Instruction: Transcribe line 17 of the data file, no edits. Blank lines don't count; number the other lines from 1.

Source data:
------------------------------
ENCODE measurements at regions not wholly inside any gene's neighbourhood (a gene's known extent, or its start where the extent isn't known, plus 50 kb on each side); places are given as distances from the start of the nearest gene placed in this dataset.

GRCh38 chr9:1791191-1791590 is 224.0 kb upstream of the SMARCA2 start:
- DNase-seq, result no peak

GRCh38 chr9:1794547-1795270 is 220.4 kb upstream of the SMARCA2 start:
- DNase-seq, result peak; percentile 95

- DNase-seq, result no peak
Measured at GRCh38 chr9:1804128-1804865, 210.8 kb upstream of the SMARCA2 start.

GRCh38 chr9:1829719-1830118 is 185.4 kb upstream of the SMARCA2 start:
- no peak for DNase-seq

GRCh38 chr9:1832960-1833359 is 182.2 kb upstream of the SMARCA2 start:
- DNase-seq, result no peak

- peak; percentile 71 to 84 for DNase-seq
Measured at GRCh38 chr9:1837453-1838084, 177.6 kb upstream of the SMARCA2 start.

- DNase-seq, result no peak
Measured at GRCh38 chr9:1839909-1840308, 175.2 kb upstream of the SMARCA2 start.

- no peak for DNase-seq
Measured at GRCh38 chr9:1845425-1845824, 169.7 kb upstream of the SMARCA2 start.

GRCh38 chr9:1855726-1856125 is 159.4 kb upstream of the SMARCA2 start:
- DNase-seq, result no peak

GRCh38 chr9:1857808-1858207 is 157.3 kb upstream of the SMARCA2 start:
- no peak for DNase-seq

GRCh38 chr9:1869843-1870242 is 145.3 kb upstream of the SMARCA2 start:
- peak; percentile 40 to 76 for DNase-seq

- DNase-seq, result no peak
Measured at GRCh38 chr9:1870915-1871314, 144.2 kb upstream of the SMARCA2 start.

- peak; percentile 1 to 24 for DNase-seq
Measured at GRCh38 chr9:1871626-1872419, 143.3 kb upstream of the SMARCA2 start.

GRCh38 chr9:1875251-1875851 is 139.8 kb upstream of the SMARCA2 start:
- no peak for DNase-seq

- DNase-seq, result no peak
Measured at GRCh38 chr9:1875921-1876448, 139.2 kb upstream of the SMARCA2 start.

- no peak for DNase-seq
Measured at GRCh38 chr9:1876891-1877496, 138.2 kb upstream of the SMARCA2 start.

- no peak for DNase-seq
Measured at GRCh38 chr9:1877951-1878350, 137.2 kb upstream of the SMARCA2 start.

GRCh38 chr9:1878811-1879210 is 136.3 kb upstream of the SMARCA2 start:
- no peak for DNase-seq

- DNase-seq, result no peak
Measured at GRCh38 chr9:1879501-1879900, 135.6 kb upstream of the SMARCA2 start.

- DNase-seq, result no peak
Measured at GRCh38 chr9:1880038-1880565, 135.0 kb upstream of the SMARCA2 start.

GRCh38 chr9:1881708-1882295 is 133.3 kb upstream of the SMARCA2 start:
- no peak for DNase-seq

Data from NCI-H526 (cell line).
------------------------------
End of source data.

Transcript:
Measured at GRCh38 chr9:1845425-1845824, 169.7 kb upstream of the SMARCA2 start.